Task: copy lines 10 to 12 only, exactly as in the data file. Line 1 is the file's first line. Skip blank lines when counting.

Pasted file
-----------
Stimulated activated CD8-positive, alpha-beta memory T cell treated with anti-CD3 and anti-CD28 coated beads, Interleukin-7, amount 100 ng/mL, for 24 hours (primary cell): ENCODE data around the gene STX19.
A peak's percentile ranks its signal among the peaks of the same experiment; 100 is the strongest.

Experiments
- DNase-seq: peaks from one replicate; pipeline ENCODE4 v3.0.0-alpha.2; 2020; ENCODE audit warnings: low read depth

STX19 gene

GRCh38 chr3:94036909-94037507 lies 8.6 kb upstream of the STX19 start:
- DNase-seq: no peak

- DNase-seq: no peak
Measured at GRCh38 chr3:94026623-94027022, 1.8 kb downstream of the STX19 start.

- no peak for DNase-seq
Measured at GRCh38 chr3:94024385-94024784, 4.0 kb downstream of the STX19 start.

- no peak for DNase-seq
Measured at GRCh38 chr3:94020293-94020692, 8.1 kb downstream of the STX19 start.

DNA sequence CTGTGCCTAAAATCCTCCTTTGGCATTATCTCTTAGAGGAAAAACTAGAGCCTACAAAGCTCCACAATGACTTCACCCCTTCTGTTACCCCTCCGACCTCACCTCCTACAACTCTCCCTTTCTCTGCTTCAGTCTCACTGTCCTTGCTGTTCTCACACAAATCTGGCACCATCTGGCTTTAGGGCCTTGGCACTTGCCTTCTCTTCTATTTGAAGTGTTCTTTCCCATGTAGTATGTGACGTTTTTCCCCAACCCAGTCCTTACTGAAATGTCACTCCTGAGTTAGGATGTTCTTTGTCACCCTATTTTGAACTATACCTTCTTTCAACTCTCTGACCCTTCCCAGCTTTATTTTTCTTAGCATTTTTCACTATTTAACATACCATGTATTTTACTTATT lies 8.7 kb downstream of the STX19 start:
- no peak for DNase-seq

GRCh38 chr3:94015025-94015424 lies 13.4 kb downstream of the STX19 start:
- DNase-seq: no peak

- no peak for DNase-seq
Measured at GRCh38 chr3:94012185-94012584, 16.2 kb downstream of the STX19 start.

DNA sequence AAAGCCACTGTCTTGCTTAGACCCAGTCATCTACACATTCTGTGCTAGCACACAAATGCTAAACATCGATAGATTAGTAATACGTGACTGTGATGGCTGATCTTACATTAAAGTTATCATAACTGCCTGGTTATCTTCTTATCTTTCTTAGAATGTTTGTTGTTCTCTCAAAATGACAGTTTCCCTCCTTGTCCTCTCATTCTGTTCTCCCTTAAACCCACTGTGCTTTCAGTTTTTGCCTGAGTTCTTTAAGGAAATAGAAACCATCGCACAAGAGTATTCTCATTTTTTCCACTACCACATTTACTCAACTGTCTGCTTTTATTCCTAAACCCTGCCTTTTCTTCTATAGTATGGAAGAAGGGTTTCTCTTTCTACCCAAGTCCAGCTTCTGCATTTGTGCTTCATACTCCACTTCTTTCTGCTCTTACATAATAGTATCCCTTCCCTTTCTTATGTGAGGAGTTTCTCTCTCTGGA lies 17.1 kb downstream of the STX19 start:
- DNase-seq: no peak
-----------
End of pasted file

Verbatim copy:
- no peak for DNase-seq
Measured at GRCh38 chr3:94024385-94024784, 4.0 kb downstream of the STX19 start.

- no peak for DNase-seq